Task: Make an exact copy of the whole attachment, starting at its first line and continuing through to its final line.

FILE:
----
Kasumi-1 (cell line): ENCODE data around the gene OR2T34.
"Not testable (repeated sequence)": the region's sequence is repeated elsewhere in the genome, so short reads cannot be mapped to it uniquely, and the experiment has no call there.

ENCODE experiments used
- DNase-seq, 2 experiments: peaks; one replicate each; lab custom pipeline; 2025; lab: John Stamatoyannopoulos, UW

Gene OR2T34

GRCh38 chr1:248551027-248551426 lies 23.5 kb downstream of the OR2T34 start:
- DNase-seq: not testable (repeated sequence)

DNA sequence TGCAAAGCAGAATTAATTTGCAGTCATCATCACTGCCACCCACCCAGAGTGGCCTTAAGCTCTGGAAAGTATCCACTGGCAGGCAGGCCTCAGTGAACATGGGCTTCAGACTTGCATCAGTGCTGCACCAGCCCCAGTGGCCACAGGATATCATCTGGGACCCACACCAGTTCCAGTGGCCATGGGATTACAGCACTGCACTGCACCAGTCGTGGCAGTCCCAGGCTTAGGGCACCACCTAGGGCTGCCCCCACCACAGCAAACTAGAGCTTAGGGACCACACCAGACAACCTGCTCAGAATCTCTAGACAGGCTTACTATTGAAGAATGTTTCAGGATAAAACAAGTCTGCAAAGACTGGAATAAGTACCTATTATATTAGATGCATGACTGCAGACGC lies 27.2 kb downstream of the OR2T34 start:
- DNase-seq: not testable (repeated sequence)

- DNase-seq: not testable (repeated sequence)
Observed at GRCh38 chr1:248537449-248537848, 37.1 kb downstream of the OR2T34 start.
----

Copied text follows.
Kasumi-1 (cell line): ENCODE data around the gene OR2T34.
"Not testable (repeated sequence)": the region's sequence is repeated elsewhere in the genome, so short reads cannot be mapped to it uniquely, and the experiment has no call there.

ENCODE experiments used
- DNase-seq, 2 experiments: peaks; one replicate each; lab custom pipeline; 2025; lab: John Stamatoyannopoulos, UW

Gene OR2T34

GRCh38 chr1:248551027-248551426 lies 23.5 kb downstream of the OR2T34 start:
- DNase-seq: not testable (repeated sequence)

DNA sequence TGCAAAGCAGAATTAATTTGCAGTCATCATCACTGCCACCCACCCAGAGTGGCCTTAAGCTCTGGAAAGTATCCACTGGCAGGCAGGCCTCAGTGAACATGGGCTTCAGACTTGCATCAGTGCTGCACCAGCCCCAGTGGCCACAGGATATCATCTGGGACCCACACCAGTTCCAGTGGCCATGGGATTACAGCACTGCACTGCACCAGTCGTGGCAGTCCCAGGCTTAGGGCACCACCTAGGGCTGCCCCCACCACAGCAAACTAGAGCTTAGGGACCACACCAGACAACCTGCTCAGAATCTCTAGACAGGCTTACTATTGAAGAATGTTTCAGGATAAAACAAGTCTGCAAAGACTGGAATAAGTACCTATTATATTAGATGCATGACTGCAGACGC lies 27.2 kb downstream of the OR2T34 start:
- DNase-seq: not testable (repeated sequence)

- DNase-seq: not testable (repeated sequence)
Observed at GRCh38 chr1:248537449-248537848, 37.1 kb downstream of the OR2T34 start.